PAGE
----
Massachusetts Election Could Signal Beginning of Post-Kennedy Era

Massachusetts may have entered the post-Kennedy era last week.

The Kennedy dynasty had been a continuous presence in the U.S. Senate and/or White House since 1953. Members of the family are still active in public and private life, and one is a congressman, but the Democrat who was poised to carry on the late Sen. Ted Kennedy's legacy in the Senate -- and help push the "cause" of his life over the finish line -- was just rebuked by the voters of the state the Kennedys called home.

For the Kennedy name, it was the latest disappointment.

"The Democrats absolutely ran a campaign that said this was, is, for Ted," said Boston University Professor Tobe Berkovitz. Despite constant references to Kennedy during the campaign and pleas from his widow Vicki, the voters disagreed: It was about them.

The twist of political fate doesn't mean the causes the Kennedy family fought for -- equal rights, health care, social spending -- are extinguished.

Rep. Richard Neal, D-Mass., said Ted Kennedy's legacy remains "un-dented" by the latest race.

"I don't think there's any threat to his legacy whatsoever," he said, noting the litany of major government programs he's voted for. "His impact was profound."

But, Berkovitz said, it does mean nobody from the Kennedy clan is in a high enough position to be the face of those issues.

"They've sort of gotten out of the family business," he said.

An early signal of the fade of the Kennedy aura came during the 2008 presidential campaign. The national political scene went abuzz after the Massachusetts senator offered his early support for colleague Barack Obama. But when the Massachusetts primary arrived, voters broke overwhelmingly for Hillary Clinton.

It later seemed like Caroline Kennedy, John F. Kennedy's daughter, was preparing to carry the mantle of her ailing uncle's family. She endorsed Obama early on, helped lead his search for a vice president, spoke at the Democratic National Convention and then got into the running to replace Clinton in the Senate, representing New York -- the same state once represented by Robert F. Kennedy. But that bid fell through. She faced questions about her spotty voting history, as well as her charisma deficit, and ultimately withdrew from the running.

Massachusetts State Attorney General Martha Coakley was the latest to have the blessing of the Kennedy family. Yet voters on Tuesday elected Republican Scott Brown, whose breakout moment may have been when the state lawmaker chastised a debate moderator for using the term, "Teddy Kennedy's seat."

"It's the people's seat," Brown said.

The voters' decision Tuesday was a double blow, since it also sent health care reform into a tailspin, with Brown's victory depriving Democrats of their 60-vote supermajority in the Senate.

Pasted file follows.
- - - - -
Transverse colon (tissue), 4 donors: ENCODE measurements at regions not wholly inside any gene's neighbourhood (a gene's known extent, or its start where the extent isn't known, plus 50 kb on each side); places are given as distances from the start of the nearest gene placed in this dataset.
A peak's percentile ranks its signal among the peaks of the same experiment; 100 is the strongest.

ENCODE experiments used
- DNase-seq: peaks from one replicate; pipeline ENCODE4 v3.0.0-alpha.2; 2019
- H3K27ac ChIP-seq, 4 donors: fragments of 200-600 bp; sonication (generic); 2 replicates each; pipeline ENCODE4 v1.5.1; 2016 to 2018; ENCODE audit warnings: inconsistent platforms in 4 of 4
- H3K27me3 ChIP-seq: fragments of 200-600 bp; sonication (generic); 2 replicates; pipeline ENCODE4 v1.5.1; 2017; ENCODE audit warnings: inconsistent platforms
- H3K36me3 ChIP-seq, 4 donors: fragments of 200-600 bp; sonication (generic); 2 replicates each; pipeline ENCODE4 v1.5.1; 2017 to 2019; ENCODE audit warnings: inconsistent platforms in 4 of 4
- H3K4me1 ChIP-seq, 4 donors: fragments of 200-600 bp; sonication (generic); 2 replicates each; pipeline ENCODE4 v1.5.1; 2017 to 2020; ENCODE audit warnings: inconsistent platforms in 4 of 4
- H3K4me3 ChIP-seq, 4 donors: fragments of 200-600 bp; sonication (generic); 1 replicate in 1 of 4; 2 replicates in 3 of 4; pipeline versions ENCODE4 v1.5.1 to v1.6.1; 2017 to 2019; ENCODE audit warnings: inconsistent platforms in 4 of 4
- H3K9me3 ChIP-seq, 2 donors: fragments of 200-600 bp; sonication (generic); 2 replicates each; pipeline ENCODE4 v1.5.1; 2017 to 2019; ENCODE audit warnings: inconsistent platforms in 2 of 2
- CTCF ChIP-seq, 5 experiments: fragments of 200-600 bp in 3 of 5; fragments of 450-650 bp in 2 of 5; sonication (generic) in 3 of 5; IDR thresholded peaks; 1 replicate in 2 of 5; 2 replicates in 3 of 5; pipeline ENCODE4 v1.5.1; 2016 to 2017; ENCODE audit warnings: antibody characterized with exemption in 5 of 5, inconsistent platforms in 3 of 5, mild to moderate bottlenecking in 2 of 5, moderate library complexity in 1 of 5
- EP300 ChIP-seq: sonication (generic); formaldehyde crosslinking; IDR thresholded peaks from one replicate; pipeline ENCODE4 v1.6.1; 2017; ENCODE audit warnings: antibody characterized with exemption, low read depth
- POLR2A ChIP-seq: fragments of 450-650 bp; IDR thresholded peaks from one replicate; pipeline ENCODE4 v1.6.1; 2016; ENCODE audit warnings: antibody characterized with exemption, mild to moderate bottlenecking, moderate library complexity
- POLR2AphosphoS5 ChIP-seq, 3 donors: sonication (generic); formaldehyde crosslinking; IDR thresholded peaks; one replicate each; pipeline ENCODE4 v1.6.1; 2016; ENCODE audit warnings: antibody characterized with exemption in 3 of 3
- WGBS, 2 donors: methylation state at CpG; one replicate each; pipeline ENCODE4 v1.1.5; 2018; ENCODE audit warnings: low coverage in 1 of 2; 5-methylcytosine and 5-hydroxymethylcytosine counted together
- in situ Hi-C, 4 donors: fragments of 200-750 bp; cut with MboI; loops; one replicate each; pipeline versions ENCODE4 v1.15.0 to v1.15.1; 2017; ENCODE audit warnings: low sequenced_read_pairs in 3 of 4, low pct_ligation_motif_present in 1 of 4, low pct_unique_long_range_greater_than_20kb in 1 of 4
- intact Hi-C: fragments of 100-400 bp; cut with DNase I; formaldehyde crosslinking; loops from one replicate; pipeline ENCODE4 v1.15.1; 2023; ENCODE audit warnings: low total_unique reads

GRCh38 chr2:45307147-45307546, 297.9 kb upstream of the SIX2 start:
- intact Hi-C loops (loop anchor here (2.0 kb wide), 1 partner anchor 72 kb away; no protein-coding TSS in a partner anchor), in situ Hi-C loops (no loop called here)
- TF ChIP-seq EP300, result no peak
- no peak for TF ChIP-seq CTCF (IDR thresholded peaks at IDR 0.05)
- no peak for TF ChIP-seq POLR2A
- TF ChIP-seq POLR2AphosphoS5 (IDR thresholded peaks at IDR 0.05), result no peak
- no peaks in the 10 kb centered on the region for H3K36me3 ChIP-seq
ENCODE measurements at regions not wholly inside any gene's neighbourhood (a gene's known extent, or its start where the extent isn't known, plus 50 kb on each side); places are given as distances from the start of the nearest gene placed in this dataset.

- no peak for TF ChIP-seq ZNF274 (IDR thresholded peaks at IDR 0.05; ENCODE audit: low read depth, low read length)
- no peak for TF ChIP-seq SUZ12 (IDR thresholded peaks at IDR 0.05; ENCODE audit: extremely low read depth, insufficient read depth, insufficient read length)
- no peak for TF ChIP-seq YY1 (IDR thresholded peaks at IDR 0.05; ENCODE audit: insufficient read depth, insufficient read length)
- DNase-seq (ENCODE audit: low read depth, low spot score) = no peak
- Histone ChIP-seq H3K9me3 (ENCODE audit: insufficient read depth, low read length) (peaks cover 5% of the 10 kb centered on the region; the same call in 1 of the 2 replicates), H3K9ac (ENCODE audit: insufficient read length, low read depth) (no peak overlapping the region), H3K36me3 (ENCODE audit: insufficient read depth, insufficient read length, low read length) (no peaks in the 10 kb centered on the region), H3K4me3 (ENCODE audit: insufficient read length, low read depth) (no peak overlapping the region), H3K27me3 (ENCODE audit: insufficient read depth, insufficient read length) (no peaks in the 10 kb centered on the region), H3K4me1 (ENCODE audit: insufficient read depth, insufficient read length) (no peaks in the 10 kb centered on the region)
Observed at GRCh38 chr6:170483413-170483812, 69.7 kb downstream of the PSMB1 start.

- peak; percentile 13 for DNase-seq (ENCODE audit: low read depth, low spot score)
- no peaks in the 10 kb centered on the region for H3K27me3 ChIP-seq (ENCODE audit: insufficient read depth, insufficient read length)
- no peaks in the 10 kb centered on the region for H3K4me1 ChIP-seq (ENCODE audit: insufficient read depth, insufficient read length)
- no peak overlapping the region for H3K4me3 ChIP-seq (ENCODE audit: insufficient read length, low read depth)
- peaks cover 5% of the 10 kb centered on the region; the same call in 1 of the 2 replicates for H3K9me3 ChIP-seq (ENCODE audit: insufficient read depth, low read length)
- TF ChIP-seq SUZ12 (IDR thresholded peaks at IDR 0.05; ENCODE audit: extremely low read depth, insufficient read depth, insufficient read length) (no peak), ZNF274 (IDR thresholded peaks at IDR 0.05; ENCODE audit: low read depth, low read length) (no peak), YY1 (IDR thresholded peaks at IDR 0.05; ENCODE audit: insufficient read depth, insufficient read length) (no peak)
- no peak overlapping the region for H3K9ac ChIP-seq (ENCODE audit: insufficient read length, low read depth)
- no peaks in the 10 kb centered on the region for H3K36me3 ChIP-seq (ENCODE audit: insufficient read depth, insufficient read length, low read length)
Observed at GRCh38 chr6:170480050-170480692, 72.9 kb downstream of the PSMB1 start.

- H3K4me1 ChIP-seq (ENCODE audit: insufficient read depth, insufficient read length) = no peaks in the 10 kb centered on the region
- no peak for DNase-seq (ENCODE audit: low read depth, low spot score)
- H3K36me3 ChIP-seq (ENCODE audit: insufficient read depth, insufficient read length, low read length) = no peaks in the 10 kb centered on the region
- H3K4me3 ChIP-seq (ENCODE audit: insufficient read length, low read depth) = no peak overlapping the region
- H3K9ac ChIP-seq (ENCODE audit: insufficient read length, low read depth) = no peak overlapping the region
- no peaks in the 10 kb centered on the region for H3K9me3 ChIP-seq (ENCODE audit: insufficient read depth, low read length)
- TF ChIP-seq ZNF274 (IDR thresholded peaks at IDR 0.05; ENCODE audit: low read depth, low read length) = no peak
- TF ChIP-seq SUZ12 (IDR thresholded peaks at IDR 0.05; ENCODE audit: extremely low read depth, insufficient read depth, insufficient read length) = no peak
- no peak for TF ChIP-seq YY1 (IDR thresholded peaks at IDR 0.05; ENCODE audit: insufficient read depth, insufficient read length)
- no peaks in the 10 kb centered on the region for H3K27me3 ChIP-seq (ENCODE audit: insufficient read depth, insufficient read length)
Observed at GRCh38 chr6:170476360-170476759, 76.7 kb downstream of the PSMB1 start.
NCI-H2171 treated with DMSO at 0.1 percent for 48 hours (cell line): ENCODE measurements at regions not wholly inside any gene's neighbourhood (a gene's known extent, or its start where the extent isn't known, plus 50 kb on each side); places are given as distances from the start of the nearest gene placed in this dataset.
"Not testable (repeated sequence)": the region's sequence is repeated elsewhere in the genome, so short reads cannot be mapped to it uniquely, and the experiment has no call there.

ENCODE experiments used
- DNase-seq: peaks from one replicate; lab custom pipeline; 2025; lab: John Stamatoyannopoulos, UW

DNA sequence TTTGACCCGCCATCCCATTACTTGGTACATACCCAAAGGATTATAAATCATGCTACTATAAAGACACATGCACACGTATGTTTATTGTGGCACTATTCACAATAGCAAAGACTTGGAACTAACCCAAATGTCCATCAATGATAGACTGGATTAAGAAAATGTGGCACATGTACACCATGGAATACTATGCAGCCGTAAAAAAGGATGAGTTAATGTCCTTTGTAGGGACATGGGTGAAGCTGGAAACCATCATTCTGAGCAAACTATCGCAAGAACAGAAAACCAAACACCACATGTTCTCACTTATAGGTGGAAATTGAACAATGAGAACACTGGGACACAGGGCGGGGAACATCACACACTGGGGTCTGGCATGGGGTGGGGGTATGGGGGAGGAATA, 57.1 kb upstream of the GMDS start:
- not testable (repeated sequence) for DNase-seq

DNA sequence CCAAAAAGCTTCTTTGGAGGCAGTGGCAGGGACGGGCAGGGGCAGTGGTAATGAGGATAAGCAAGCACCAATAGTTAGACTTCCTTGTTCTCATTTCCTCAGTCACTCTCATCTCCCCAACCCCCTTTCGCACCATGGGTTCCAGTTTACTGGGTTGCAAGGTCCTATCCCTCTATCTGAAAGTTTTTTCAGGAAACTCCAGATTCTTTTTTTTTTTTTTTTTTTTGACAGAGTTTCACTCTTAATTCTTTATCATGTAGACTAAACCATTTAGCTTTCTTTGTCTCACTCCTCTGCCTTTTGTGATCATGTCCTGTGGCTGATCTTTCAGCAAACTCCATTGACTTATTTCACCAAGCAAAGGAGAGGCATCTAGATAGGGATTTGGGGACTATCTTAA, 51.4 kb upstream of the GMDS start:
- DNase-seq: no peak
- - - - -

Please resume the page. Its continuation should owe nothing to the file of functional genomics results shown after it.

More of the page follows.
And so as Coakley closed her concession speech Tuesday with Kennedy's famed battle cry, "The hope rises again, and the dream lives on," those words seemed all the more distant.

Berkovitz said the Kennedy name just doesn't carry the same weight across generations.

"If you're over 65 years old, you have pictures of the Kennedy family somewhere in your house," he said. "But once you start getting to the younger voters the name doesn't have the same deep resonance."

Obama, of course, would be the most apparent incarnation of the Kennedy legacy. He was effectively handed the mantle during the presidential campaign, and appears to strive toward the kind of bipartisan pragmatism exemplified by Ted Kennedy -- often using his motto to "never let the perfect be the enemy of the good."

Berkovitz said Obama certainly captures the "charismatic side" of the Kennedy clan, particularly John and Robert.

Boston-based Democratic strategist Mary Anne Marsh, who worked with Ted Kennedy, said one family member, lawyer Joseph P. Kennedy III, might still "pick up the mantle" and enter politics. Ted Kennedy's son Patrick currently represents Rhode Island in the House.

Democratic strategist Joe Trippi, whose first political job was for Ted Kennedy in 1979, said the Kennedy family is still serving, only outside of elected office.

"There'll be another wave I think. It's just not clear which member of the family will lead it or whether it will be (in public office)," he said.

But he acknowledged the void left in the Senate.

"No one's going to fill those shoes for a long, long, long time," Trippi said.

Massachusetts Sen. John Kerry appeared to have no hard feelings for Brown as he greeted him on Capitol Hill Thursday. He cited Kennedy's bipartisan lessons in welcoming Brown into the fold when he was asked what it was like, as a longtime Kennedy friend, to see the Republican fill that seat.

"You have to work across the aisle here to make things happen. Americans don't just elect Democrats and Republicans, they elect people to be responsible with the people's business," Kerry said.

Kennedy's son Patrick was equally gracious, congratulating Brown Thursday and meeting in his father's office.

Before leaving, Kennedy gave the senator-elect a copy of his father's memoir "True Compass."'s Judson Berger and Fox News' Chad Pergram contributed to this report.